7. As Iraq takes an increasingly significant role in the region, the nation’s neighbours are taking note. After over 20 years without one, Saudi Arabia has made the first move, appointing an ambassador to Baghdad. But the Iraqis want more. Iraq looks to be forging its own, new regional identity, after the withdrawal of US troops late last year. And its neighbours also seem to be seeing the nation with new eyes. And one of the first to make friendly overtures is Iraq’s formerly implacable antagonist, Saudi Arabia. After over two decades of less than friendly relations, the Saudis have appointed a non-resident ambassador to Baghdad, signalling a return to more normal diplomatic relations for the first time since former Iraqi leader Saddam Hussein launched an invasion into Kuwait in 1990. The Saudi ambassador is career diplomat, Fahd al-Zaid. Part of the reason for Iraq’s growing importance in the region is because of its unique links with Iran and the US, two countries that have a tense relationship. Additionally, at a time of transformation in the region, Iraq is seen as something of pioneer, having experienced the growing pains that come with the political change from dictatorship to fledgling democracy. Some observers believe the move may be motivated by fear of other nations with growing influence in Iraq – in particular, they say, it’s about the Iranian influence. But the Saudis may also be worrying about other nations. “Saudi Arabia fears that its relations with Iraq might worsen while Iraq’s relations with Qatar might improve,” local political analyst, Usama Murtada, suggested to NIQASH. “This is what has made Saudi Arabia take this proactive step. It has happened within the context of rivalry that exists between those two countries [Qatar and Saudi Arabia].” The Iraqi government was quick to welcome the move. Although it did add that they would prefer it if the Saudi ambassador actually worked in Iraq, rather than being based in Jordan. Saudi Arabia had said that their ambassador to Iraq would be based in Jordan because of the precarious security situation in Baghdad. “Saudi Arabia has taken a very positive step but Iraq is keen to have a resident ambassador because of the many ongoing and historical issues between the two countries that need to be resolved,” Ali al-Musawi, media adviser to the Prime Minister, told NIQASH. “We should have had relations with Saudi Arabia for some time now really. We’ve had an ambassador in Saudi Arabia for several years [since 2009] and the Saudis should have appointed someone in return. We have many diplomatic and economic issues to discuss with the Saudis.” In a statement last week, Iraq’s Ministry of the Interior reported that a delegation of high-ranking Iraqi security officials had visited Saudi Arabia and held meetings with their counterparts there. They had discussed ways of improving ties, anti-terrorism efforts, detainees that both countries had from the other country and other issues of common interest. However it was noted that while the Iraqi delegation was in Saudi Arabia, officials there gave the go-ahead for the execution of two Iraqi detainees held in Saudi Arabian prisons. Some observers interpreted this as a signal that the Saudis were not all that serious about the issue of detainees, one of the most controversial topics between the two countries. According to international news reports, there are 113 Saudi prisoners in Iraq, including six on death row. In Saudi Arabia, there are 138 Iraqi prisoners in Saudi Arabia, including 11 on death row. According to statements made by Iraq’s ambassador to Saudi Arabia, Ghanem al-Jumaili, the two nations would sign an agreement on the exchange of prisoners on March 12, when Iraq’s Minister of Justice, Hassan al-Shammari, came to visit. Other issues to be discussed as part of the new diplomatic thaw between Iraq and Saudi Arabia include security issues. “Both countries are facing threats from [sunni Muslim extremist group] al-Qaeda,” al-Musawi explained. “And it is necessary to cooperate and to exchange information.” Another of the issues to be discussed will be the oil industry. “Co-ordination between the two OPEC member countries that have the largest oil reserves is a very important issue,” al-Musawi explained. Although Iraq still faces problems with oil production, it is in line to become one of the biggest oil exporters in the region and therefore, a major competitor with Saudi Arabia in this area. “Saudi Arabia has started to feel that a new Iraq is emerging, and the new Iraq is competent in terms of oil production,” political analyst, Abdul-Khaliq Jumaa, told NIQASH. “Having a fellow oil-producer as a friend is better than having it as an enemy.” Another business-related issue to be negotiated concerns the Arar border crossing in northern Saudi Arabia. The border crossing has mostly been closed ever since the 1990 invasion of Kuwait. It is opened annually to allow pilgrims to cross the border. But now Iraq and Saudi Arabia are talking about opening the crossing properly. The amount of business the two trading partners are doing has been increasing, Murtada noted. “Geography has an impact,” he observed. “Two neighbouring countries cannot remain so separate.” So while the future of the new Iraqi-Saudi friendship remains unclear – there will doubtless be many more hurdles – it seems that a thaw in the formerly icy relationship has begun.
  8. Iraq could be one of the richest countries in the world. Yet over three quarters of Iraqis do not have bank accounts. So where do they keep that wealth? And can the Iraqi banking system be dragged into the 21st century? The banking sector in Iraq reflects the economic mess that the country is in. Basic modern banking practices – like electronic funds transfers for payroll or other banking needs - are almost non-existent and credit facilities are hard to come by. Automatic teller machines remain a novelty while mortgages and loans are a rarity. Iraq has only a few banks with the ability to transfer funds electronically and the number of branches able to undertake this sits at around 240. Transferring funds directly to Iraqi banks remains a patchy process and it is more often done through other banks in the region, such as more reliable sister bank in Jordan or the United Arab Emirates. Latest research estimates that around 80 percent of Iraqis do not have a bank account or even access to one. The public's trust in the Iraqi banking sector remains low. Which is why most banks in Iraq simply act as a glorified safety deposit box. Meanwhile Iraq is on track to become one of the wealthiest countries in the world, with the fourth largest oil reserves in the world and the potential to be one of the globe's leading oil exporters, eventually matching, or even surpassing, Saudi Arabia, currently one of the largest oil exporters in the world. But despite incoming revenue and the potential for growth, economic progress remains slow - and this is partly due to dysfunctional banking sector. There is talk of sector reform and new electronic banking systems - yet this vital sector is still underdeveloped. The financial sector in Iraq is still in its infancy and a lack of understanding of it, by the political elite and economically illiterate policy makers, has not helped. Politicians in Iraq keep failing to grasp the importance of this vital part of the economy, a part that could transform the country's dated economic structure and bring it out of the cash economy and further toward the modern world of finance. Iraq’s banks were nationalised in the mid-1960s, in line with the government’s nationalist and socialist policies of the time. Before then there had been a privatised banking system. In the early 1990s, former Iraqi leader Saddam Hussein’s regime tried to kick start private banking again but two decades later not much progress has been made. According to the website of Iraq’s National Investment Commission, the minimum capital required to set up a bank in Iraq is IQD100 billion (around US$85 million). Currently there are 49 banks with licenses to operate – 42 of these are private banks, including 11 Islamic banks and foreign banks. The rest of the licensees are state owned banks like the giant Rasheed and Rafidain banks, which account for the vast majority of banking business in Iraq. There has also been a surge in the numbers of financial and investment firms, with around 40 such licences issued to date. Interestingly, despite the capital requirement of IQD 100 billion though, some of the private banks have yet to comply with that regulation. Iraq currently has around one local banking branch for every 60,000 people. Compared to other countries in the region, this is very low: for example, the average in Saudi Arabia is around one branch for every 3,500 citizens. Which means that despite the growth needed in the banking sector and the emergence of many small, boutique-style banks and investment houses, the population still has little, or no, access to banking facilities. Most Iraqis rely on relatives and friends to borrow money. But obviously this can cause social problems. There are also small organizations that provide loans for start up businesses but the amount that these schemes can lend is usually minimal. There is also the issue of trust in the banking system. In a recent banking scandal in the semi-autonomous state of Iraqi Kurdistan, local businessmen, most of them based in the city of Sulaymaniyah, lost around US$500 million. This was due to the drop in value of Iranian currency, after US and European sanctions were imposed, which led to the failure of a small but active Iranian “bank”. The so-called bank had been operating as a middleman transferring funds to and from Iraqi Kurdistan, Dubai and Iran. Incidents like this do not reinforce public trust in the banking sector; most Iraqis remain very sceptical about local banks due to a lack of rigorous regulation. And the weak banking culture simply encourages the current cash economy. All of which has stalled foreign and local investment needed to rebuild the country. It has also encouraged local businesses to be apathetic about taxation or social responsibility. Another major issue plaguing Iraq’s banking sector, and for that matter, the private sector too, is the prevailing ideology of top-down politics and big government. Many Iraqi politicians, including Prime Minister Nouri al-Maliki’s ruling party, are suspicious of the private sector; they prefer to stick to what they know best, which is having the state control almost all economic activities - including the banks. Looking around the world, it is clear that a strong banking sector is essential to a successful economy. Apart from helping the private sector and small business grow by providing financing, the government can also measure and quantify economic activity. Once the banking sector flourishes, and transactions are recorded and regulated, money laundering and corruption is automatically reduced. Meanwhile on the positive side, the Iraqi stock exchange has been growing faster than any other index in the region, the main stocks being traded involve banking and projections for the stock market’s growth are very optimistic. This is a big vote of confidence in the future of the banking sector. Additionally there have been talks of banking sector reform, which has included the introduction of electronic banking. While only 20 percent of Iraqis have a bank account, around 80 percent have a mobile phone and phone banking was a hot topic at the “Integrating the Banking and Financial Services Sector in Iraq” conference held by USAID and the Central Bank of Iraq last November. However modernising Iraq’s banking sector will not be achieved solely by introducing new technology. Modernisation needs to start by opening up the markets and bringing in competition. As long as the public banks remain the dominant players in the market, there is not much chance of improving the current situation. Privatising the major banks would be a quick way of revolutionising the Iraqi banking sector. Having said that, this move seems unlikely given the current government record of maintaining control. At least some of the problems Iraq has could be healed by a strong economy and more prosperous nation. And the long road toward this begins with better financial structures and a stronger banking sector, complete with all the regulations required. A free market and the equal right of all consumers to participate in it, has helped to bring communities together. The failure of Iraqi politicians to grasp the urgent need to revamp the banking sector, and to understand the basic economics of growth, has had a significant impact on the pace of development in the country. The failure to carry out needed reforms – and not just those in the banking sector – is one of the major reasons that, as was reported recently, around 23 percent of the population in resource-rich Iraq are living below the poverty line.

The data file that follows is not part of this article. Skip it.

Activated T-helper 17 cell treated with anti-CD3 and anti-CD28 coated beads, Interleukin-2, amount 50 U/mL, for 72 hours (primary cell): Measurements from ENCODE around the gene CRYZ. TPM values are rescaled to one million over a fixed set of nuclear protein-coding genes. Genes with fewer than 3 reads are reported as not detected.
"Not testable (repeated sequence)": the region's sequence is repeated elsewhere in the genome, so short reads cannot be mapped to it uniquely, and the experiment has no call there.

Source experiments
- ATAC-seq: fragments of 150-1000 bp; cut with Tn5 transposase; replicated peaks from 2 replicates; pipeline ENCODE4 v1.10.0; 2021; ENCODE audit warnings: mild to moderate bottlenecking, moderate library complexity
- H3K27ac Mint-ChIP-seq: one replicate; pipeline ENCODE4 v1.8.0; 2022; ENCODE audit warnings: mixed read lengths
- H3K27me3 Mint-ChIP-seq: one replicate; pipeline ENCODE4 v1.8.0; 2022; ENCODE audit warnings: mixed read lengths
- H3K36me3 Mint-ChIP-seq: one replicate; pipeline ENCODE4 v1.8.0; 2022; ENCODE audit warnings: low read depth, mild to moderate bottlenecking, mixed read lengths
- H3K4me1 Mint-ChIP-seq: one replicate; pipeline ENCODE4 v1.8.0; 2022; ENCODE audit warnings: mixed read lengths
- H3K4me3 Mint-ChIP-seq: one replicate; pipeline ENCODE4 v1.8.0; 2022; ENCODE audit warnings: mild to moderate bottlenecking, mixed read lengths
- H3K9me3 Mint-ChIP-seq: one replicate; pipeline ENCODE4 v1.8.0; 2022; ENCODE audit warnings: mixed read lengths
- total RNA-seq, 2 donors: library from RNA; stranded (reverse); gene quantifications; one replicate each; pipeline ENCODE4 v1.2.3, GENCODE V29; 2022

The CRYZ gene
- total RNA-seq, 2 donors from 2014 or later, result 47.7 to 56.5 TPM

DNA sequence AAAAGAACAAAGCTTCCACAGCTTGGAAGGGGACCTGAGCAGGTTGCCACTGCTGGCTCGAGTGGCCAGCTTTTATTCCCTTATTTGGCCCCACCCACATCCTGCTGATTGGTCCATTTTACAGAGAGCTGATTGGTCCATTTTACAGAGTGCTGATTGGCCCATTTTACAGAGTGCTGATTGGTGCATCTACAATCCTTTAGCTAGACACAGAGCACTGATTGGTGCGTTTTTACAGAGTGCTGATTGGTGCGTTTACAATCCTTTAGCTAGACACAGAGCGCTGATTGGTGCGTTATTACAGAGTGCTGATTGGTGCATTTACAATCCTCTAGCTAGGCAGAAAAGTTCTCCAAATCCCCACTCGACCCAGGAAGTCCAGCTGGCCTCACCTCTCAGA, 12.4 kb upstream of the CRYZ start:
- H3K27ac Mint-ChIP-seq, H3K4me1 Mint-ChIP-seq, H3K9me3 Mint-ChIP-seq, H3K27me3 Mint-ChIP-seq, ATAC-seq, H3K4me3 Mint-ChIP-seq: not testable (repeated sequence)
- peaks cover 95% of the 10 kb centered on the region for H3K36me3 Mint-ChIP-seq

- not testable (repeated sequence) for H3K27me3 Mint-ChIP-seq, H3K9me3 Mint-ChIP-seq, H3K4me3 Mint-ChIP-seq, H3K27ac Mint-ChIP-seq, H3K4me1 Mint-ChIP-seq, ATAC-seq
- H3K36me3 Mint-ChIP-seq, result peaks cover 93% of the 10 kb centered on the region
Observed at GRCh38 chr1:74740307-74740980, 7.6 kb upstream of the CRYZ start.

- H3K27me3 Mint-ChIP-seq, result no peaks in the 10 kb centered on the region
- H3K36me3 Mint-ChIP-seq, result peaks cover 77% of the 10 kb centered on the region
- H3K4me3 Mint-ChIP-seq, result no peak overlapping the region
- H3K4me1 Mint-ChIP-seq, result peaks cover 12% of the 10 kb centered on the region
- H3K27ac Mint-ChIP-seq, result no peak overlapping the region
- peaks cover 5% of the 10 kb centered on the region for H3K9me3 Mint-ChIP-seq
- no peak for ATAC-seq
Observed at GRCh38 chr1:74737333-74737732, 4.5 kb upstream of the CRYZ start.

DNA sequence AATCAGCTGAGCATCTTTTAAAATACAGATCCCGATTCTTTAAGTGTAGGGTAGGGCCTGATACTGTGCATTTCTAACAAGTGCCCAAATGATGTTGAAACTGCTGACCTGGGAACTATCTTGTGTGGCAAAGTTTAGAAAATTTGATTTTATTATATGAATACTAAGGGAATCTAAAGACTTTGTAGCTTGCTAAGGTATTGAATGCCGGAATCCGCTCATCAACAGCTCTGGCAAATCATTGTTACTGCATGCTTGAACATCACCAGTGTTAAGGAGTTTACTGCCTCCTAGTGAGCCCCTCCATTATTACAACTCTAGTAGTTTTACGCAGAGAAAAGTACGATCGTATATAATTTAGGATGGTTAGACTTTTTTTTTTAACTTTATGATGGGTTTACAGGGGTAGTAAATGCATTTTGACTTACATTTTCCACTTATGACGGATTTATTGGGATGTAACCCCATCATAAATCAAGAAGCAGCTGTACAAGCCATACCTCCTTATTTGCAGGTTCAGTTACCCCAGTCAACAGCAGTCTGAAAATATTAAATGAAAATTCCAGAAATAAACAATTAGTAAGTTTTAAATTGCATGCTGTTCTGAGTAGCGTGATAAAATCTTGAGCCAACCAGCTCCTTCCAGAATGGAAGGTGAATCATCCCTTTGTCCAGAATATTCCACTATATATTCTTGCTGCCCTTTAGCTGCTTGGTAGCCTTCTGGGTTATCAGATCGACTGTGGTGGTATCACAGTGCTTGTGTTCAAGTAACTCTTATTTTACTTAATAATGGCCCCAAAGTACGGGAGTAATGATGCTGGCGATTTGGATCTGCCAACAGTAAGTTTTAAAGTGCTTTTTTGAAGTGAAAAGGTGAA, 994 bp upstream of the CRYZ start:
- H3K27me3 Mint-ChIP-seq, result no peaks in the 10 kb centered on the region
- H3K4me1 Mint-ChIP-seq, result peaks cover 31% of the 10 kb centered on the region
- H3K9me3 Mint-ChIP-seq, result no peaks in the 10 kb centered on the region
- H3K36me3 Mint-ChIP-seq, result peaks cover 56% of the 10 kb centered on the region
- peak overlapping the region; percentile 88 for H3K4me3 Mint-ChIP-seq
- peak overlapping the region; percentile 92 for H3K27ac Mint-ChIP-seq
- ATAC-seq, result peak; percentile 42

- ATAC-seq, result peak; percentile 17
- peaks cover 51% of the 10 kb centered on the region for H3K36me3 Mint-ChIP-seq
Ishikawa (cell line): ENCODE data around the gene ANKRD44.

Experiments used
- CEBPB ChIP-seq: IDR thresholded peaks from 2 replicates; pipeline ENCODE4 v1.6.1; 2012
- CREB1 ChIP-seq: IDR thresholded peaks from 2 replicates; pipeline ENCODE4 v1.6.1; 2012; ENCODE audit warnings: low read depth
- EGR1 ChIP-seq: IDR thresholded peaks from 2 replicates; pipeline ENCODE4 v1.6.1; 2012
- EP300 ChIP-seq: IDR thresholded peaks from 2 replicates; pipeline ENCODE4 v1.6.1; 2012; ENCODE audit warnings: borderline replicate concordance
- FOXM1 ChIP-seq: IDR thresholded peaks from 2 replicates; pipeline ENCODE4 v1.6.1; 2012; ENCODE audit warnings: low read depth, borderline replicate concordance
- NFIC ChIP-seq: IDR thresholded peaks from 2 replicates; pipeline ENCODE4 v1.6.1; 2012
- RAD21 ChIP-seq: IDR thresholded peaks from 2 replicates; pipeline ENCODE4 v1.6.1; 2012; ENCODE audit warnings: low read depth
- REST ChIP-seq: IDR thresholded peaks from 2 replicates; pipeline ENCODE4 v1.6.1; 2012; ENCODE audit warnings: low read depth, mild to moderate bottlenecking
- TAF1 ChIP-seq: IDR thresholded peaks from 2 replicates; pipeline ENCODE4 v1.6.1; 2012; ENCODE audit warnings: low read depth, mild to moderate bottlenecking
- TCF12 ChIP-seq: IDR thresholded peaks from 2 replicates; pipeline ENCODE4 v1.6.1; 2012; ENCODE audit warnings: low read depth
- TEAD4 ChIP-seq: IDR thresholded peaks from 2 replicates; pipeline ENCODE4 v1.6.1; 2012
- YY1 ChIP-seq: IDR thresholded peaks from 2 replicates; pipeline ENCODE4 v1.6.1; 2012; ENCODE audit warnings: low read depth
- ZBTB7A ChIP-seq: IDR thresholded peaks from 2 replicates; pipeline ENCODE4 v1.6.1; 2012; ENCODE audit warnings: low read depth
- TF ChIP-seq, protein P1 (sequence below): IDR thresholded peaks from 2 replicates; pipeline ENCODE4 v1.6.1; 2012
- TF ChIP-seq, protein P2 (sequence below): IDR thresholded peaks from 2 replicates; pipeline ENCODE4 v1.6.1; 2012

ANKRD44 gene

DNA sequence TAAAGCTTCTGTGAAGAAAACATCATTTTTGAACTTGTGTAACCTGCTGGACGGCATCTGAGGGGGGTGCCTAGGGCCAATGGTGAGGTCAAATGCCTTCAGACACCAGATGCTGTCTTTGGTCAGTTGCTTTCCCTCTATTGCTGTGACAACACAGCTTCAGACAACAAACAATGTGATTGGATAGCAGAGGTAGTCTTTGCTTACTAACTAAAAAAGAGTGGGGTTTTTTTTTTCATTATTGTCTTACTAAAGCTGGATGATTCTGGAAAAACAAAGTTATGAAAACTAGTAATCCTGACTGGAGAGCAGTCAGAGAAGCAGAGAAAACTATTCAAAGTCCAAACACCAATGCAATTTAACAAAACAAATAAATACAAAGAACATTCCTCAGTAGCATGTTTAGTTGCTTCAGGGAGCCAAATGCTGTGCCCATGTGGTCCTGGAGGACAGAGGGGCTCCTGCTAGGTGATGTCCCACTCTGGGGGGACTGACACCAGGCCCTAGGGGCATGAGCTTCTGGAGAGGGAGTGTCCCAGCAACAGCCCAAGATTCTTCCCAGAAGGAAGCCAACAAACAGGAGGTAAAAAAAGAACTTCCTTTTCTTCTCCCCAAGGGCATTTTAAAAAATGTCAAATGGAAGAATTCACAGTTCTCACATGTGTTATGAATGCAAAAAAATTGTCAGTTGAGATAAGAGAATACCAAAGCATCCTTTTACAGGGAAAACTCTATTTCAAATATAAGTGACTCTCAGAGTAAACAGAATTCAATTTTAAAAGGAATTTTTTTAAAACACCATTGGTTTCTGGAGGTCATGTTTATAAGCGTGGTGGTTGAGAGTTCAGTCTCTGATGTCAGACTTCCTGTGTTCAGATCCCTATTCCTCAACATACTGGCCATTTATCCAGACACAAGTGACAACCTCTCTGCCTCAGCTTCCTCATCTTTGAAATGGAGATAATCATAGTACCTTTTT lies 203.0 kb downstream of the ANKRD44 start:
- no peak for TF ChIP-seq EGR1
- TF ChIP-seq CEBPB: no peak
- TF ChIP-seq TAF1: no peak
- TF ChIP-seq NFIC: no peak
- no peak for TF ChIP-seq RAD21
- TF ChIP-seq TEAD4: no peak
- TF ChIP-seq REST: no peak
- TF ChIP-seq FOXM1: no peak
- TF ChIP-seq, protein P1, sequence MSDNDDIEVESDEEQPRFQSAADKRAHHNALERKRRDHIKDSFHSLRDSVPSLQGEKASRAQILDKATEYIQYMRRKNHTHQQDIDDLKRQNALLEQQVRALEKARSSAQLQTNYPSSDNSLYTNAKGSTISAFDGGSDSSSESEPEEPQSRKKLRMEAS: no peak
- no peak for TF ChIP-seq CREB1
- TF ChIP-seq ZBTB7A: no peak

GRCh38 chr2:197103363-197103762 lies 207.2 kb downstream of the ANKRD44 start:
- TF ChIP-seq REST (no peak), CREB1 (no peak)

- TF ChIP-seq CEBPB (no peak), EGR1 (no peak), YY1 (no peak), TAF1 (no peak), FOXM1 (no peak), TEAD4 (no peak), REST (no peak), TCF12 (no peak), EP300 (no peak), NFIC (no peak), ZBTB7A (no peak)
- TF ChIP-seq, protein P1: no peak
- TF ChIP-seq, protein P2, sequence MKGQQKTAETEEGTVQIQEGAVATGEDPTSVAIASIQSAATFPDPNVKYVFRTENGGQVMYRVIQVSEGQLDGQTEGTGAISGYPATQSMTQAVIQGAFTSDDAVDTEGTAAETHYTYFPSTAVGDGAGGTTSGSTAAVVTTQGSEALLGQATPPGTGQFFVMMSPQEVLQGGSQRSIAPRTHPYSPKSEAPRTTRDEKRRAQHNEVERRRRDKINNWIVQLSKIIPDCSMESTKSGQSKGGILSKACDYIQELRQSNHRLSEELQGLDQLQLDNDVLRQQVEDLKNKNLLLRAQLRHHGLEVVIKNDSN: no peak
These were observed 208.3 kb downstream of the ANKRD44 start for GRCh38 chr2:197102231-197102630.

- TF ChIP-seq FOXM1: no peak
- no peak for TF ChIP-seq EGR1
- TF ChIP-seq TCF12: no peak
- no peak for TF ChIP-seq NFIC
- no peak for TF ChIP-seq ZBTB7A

9. Just a few more....slow day here!!! • If you love someone, set them free, then get the heck out of there because they will call the police and you’ll get charged with kidnapping. • to the world you may be one person…but to one person you may be the world!!!!!!! • A friend will come bail you out of jail but, your best friend will be sitting next to you saying… “Wow that was fun!” • Life is tough, get a helmet • Life isn’t about how many breathes you take but about the moments that take your breathe away • There is a light at the end of every tunnel….just pray it’s not a train!. • THINK its not illegal yet • silence is golden. duct tape is silver. • If you’ve never met the devil in the road of life, its because you’re both heading in the same direction. • You have no one to blame but yourself…Unless some other guy is standing next to you then you can blame him.
  10. • Some say the glass is half full, some say the glass is half empty. I say “Are you gonna drink that?”
  11. Some mornings, it's just not worth chewing through the leather straps
  12. The great thing about the disrtibution of the 25% to the people is, wealthy people don't blow themselves up. this will aid to the stability of the country, and get the citizens to have to have bank accounts, because thats how the money will get to them, form the government. This was a big stepping stone today along with the budget passing.
  13. First of all thank you so much to our government and banking system who strive to protect me from myself!! And the state of UTAH no less and no offense... And thank you Wells Fargo for watching my back... this article makes me want to run out and buy another million... Why would they even waste their time writing about a "worthless" currency unless they didn't want to pay out when the time comes? I'm sure our government and the other governments around the world not to mention members of the ISX (ie..coca-cola, pepsi, mcdonalds) see no potential....SMOKE...SMOKE...SMOKE!!!
  14. How did it come to you? was it a page torn from the magazine, copied and forwarded? Or was it simply an email?